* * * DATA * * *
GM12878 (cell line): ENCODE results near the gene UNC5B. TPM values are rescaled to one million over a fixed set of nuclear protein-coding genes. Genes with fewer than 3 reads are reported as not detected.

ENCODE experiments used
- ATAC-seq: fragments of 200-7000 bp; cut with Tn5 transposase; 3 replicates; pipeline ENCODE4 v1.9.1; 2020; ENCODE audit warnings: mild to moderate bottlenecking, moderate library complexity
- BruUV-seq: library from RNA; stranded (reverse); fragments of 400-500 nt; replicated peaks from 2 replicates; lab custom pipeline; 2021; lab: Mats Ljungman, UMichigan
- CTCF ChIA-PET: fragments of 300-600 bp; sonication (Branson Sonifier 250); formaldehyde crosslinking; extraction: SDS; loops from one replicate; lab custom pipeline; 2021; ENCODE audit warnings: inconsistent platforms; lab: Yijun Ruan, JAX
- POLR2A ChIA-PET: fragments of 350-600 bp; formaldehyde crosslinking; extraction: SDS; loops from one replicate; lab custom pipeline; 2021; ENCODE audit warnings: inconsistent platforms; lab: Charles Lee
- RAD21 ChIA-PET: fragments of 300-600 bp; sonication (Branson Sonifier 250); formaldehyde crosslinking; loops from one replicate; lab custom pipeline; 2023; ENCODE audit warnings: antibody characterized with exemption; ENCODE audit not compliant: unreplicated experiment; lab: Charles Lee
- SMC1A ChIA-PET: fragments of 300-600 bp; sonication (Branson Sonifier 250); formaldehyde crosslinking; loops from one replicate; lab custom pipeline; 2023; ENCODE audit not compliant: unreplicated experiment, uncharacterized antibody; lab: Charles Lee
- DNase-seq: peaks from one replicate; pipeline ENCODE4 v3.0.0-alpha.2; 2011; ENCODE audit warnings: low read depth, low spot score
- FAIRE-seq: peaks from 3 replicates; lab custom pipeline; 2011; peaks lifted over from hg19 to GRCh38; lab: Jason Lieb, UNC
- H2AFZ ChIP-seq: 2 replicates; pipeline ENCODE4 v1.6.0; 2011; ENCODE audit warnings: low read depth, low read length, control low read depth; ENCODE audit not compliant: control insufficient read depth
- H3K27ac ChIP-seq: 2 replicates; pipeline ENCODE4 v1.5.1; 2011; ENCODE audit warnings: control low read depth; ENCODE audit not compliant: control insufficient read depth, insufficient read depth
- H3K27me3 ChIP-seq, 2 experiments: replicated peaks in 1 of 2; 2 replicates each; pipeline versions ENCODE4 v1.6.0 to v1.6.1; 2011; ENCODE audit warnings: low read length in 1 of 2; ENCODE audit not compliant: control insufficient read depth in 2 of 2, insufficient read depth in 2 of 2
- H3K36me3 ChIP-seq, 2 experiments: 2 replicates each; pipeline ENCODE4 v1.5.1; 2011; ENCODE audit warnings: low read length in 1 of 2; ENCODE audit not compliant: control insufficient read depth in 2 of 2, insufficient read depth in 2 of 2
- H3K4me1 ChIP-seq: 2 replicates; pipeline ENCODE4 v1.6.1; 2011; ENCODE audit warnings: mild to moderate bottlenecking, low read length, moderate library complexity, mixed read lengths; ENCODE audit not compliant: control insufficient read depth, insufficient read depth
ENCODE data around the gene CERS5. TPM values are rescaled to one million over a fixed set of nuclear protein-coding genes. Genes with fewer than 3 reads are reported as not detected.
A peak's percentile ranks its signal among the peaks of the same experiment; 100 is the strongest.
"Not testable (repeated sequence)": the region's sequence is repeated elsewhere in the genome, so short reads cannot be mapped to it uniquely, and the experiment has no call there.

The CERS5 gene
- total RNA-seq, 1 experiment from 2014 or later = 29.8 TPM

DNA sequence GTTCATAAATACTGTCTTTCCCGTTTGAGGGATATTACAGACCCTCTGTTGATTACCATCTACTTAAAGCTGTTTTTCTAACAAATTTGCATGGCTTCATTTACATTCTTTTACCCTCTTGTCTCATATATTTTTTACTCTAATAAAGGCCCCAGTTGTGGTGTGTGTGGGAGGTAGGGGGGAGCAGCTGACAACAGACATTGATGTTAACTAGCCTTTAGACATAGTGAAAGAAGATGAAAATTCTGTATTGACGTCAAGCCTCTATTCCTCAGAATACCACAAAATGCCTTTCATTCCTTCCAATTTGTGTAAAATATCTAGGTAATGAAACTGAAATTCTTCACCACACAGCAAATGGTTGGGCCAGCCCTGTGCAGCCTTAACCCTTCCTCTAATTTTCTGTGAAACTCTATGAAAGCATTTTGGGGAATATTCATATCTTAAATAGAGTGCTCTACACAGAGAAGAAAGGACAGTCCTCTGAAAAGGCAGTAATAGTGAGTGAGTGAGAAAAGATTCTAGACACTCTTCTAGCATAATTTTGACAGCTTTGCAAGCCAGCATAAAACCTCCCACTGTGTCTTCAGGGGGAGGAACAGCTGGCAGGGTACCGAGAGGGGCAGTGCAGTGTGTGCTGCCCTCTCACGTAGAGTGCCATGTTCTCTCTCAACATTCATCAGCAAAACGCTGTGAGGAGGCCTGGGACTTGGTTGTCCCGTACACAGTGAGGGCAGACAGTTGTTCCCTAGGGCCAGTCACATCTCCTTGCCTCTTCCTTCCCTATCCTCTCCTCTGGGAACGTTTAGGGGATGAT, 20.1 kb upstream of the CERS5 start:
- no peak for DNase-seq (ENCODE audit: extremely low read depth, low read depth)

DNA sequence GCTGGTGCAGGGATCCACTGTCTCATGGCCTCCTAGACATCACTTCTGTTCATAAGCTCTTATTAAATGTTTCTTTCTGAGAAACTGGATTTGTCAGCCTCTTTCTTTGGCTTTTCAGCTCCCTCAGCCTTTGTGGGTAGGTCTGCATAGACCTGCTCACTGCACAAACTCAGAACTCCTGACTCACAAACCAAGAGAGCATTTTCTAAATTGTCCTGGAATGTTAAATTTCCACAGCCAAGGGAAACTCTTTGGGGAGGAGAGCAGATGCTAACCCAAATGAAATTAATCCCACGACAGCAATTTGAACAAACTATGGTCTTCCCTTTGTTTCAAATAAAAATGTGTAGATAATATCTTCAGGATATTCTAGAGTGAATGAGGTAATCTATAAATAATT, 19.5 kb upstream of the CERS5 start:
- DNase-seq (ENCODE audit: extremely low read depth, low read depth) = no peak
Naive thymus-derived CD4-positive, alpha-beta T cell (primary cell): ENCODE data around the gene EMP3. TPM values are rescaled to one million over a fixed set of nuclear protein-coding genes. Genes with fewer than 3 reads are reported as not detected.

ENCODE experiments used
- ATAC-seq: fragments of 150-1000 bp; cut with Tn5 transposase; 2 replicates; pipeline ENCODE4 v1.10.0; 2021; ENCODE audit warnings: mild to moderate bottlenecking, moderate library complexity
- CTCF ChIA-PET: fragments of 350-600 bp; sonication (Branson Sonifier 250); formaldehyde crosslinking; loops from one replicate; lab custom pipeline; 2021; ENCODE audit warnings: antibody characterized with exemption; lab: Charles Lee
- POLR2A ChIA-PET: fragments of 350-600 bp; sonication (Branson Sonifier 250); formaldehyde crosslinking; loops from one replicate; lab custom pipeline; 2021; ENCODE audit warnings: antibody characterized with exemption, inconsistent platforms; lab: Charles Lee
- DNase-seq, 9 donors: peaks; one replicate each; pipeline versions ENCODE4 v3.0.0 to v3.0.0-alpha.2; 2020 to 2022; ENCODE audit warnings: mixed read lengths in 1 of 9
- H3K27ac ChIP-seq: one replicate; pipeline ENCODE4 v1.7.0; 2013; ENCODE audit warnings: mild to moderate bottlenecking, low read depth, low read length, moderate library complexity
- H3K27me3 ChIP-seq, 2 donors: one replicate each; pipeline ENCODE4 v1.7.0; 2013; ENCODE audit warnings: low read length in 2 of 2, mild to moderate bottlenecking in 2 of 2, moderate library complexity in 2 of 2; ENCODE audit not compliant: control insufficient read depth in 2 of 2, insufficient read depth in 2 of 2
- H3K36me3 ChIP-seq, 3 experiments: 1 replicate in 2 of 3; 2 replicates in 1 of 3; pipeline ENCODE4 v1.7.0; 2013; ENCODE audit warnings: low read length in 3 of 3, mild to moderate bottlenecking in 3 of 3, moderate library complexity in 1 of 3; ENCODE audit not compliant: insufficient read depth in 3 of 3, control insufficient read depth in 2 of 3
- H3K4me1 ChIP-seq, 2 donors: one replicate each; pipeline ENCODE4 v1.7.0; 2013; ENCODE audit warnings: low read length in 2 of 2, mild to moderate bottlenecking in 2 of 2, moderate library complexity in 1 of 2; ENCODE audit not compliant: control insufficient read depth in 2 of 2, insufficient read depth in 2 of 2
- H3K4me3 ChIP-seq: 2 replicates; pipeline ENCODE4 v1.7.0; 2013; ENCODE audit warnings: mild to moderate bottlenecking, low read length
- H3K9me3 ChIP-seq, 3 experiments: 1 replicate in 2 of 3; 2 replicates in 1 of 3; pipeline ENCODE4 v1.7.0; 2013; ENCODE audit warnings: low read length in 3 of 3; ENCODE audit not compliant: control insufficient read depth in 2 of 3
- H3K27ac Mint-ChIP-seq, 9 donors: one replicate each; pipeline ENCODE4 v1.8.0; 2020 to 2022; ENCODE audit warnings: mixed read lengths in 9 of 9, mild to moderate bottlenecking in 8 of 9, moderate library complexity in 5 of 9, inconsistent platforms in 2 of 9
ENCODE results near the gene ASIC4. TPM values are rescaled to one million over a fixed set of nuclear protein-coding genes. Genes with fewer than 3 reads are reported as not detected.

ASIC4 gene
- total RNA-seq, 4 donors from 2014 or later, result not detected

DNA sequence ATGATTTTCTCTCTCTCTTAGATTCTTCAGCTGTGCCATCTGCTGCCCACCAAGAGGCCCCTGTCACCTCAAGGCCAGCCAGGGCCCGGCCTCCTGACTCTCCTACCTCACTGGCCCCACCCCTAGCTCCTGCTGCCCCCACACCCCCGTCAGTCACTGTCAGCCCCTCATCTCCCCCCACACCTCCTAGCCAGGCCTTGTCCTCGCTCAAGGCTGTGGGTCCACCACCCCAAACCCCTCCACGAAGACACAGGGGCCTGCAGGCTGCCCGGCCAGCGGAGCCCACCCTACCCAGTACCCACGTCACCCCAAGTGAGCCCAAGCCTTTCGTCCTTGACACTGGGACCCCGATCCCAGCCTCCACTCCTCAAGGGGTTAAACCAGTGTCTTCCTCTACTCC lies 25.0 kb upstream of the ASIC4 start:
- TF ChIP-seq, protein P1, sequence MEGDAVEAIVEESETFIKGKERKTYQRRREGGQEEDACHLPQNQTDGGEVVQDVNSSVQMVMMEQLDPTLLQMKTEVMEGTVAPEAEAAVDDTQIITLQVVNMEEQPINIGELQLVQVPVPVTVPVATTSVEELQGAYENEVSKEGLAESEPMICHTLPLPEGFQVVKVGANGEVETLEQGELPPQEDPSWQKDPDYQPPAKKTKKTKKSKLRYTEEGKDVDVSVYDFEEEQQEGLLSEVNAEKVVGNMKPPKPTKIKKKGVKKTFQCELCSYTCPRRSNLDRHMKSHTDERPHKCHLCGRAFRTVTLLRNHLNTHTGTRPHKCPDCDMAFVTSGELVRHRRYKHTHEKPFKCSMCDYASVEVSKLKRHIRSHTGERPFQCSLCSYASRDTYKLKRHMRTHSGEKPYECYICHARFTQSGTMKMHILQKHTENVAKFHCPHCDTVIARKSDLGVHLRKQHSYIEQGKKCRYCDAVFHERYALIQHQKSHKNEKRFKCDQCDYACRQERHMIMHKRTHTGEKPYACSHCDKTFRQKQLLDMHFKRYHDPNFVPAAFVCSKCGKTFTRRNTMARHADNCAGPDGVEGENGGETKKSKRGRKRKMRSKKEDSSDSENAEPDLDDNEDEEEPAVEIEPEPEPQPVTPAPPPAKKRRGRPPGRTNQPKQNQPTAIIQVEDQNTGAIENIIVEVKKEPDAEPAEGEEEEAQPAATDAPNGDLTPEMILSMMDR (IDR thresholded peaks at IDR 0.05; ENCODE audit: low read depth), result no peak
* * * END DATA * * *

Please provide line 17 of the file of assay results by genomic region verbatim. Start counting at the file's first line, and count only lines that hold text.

A peak's percentile ranks its signal among the peaks of the same experiment; 100 is the strongest.